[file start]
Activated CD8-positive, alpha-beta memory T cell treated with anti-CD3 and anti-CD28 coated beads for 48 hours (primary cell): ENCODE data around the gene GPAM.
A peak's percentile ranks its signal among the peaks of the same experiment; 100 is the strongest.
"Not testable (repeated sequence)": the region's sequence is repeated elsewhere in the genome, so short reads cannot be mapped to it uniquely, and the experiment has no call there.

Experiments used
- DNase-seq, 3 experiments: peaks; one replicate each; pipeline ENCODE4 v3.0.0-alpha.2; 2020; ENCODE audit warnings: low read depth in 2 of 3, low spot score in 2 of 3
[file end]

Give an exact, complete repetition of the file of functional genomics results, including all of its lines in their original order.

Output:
Activated CD8-positive, alpha-beta memory T cell treated with anti-CD3 and anti-CD28 coated beads for 48 hours (primary cell): ENCODE data around the gene GPAM.
A peak's percentile ranks its signal among the peaks of the same experiment; 100 is the strongest.
"Not testable (repeated sequence)": the region's sequence is repeated elsewhere in the genome, so short reads cannot be mapped to it uniquely, and the experiment has no call there.

Experiments used
- DNase-seq, 3 experiments: peaks; one replicate each; pipeline ENCODE4 v3.0.0-alpha.2; 2020; ENCODE audit warnings: low read depth in 2 of 3, low spot score in 2 of 3